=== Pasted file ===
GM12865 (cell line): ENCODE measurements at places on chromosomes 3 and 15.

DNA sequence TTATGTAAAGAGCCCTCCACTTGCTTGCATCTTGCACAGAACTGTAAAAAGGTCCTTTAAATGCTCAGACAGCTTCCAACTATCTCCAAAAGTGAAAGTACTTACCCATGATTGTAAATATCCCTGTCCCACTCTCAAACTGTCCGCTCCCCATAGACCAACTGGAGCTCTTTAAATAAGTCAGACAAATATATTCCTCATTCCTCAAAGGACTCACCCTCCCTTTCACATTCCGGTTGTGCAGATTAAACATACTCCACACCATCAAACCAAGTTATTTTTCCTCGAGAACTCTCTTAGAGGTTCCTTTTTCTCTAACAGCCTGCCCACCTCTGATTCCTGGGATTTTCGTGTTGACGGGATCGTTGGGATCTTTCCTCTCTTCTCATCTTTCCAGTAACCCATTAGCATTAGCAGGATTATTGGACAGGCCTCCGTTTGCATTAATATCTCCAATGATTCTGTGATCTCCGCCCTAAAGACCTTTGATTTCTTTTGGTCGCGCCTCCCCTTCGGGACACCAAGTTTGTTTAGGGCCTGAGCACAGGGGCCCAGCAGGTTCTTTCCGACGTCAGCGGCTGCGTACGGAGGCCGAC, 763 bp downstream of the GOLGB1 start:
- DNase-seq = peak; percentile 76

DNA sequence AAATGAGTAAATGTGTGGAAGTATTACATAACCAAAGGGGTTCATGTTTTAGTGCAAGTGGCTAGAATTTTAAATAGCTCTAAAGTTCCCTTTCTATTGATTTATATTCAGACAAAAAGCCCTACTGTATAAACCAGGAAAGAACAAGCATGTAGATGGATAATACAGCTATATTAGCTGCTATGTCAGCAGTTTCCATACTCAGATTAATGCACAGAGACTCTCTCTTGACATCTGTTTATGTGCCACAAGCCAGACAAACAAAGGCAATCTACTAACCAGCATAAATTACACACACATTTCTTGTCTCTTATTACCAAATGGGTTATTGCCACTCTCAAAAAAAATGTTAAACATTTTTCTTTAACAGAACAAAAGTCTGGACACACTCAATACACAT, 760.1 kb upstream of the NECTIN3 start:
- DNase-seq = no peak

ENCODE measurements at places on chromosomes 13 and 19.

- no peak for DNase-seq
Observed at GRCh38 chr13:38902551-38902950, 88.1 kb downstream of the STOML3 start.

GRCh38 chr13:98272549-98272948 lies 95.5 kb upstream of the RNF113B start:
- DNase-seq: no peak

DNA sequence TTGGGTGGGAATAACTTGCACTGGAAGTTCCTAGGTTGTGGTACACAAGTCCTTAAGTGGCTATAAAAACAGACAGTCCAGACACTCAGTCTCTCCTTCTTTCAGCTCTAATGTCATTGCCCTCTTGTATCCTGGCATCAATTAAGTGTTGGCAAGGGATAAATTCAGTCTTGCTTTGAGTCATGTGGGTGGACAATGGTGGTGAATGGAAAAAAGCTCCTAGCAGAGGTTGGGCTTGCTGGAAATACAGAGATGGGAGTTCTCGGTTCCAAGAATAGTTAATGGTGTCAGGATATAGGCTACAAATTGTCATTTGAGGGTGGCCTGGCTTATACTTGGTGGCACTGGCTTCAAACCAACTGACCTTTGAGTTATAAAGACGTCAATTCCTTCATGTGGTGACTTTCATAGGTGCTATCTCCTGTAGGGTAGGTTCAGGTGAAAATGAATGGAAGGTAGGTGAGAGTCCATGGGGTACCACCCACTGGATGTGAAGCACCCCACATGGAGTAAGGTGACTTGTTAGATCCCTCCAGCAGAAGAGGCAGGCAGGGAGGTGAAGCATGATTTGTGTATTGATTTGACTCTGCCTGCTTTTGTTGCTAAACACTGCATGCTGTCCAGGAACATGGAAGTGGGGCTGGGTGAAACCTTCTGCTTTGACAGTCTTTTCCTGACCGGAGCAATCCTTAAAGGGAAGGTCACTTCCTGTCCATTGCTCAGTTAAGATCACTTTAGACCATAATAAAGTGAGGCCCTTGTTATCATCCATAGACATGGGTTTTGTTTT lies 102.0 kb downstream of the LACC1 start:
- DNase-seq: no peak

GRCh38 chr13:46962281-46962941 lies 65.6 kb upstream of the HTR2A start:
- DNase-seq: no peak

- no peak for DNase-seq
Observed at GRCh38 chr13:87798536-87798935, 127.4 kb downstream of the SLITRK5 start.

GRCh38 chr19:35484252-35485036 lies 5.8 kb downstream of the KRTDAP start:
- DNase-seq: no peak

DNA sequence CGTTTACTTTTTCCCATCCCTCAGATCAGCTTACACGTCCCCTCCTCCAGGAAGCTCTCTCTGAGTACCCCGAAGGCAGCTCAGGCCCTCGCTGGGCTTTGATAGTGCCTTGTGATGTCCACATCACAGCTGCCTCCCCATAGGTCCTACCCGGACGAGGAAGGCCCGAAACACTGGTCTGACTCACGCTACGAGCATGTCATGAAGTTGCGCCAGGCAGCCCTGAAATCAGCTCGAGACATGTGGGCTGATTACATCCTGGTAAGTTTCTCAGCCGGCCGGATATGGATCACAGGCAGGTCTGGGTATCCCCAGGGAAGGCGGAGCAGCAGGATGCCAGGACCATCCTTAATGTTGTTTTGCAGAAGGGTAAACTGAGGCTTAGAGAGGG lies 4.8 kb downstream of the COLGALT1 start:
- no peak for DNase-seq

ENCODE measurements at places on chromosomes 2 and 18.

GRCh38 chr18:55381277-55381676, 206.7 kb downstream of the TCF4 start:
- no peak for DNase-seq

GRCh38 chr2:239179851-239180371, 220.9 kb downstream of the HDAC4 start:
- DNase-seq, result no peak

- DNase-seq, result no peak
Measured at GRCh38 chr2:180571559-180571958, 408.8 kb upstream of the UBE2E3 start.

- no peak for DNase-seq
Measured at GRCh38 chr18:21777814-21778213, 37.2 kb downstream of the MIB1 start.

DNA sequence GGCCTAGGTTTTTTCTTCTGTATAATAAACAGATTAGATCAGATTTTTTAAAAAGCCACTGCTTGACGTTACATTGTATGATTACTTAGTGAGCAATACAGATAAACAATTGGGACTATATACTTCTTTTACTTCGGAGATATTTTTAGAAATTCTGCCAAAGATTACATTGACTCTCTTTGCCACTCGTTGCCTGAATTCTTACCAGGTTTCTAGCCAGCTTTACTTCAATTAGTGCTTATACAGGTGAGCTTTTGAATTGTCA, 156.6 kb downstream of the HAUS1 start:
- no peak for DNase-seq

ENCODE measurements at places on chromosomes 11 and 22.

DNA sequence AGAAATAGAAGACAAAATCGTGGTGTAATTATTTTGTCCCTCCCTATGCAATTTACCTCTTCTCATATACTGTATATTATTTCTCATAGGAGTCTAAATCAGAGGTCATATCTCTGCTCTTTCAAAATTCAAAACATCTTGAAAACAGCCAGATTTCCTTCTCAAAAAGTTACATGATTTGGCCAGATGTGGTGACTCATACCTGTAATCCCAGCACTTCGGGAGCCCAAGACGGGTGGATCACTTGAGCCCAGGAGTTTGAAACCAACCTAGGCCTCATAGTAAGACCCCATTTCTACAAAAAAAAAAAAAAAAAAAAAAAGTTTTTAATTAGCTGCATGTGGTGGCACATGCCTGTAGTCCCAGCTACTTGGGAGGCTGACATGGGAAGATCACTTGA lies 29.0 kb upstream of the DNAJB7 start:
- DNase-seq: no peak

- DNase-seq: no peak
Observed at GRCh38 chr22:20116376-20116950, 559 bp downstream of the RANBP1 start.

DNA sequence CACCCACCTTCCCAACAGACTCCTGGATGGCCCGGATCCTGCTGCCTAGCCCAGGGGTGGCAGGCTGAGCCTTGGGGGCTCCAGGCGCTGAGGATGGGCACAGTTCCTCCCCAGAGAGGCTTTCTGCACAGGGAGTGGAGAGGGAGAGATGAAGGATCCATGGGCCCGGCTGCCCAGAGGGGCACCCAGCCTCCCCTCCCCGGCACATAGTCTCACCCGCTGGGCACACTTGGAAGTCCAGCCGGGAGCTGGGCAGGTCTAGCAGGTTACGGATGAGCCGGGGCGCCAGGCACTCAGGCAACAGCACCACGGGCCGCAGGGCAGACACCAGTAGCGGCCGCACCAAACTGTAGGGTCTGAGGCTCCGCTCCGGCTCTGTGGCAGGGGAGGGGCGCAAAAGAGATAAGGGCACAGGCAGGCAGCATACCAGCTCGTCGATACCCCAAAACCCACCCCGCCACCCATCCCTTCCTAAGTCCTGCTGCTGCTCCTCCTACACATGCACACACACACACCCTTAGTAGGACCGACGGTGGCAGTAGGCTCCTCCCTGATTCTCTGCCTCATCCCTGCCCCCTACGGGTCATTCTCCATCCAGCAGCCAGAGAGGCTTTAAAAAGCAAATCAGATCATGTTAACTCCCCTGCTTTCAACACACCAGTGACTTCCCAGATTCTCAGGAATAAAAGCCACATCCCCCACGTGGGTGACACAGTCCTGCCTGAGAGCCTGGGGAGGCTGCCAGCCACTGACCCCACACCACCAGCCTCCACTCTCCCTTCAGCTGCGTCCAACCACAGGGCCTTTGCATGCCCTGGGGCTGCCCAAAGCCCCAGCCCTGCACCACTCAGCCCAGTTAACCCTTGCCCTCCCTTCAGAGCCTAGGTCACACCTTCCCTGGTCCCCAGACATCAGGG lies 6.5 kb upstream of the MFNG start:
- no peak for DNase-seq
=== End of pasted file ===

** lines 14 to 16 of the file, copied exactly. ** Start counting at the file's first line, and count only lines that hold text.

- DNase-seq: no peak

- no peak for DNase-seq
Observed at GRCh38 chr13:87798536-87798935, 127.4 kb downstream of the SLITRK5 start.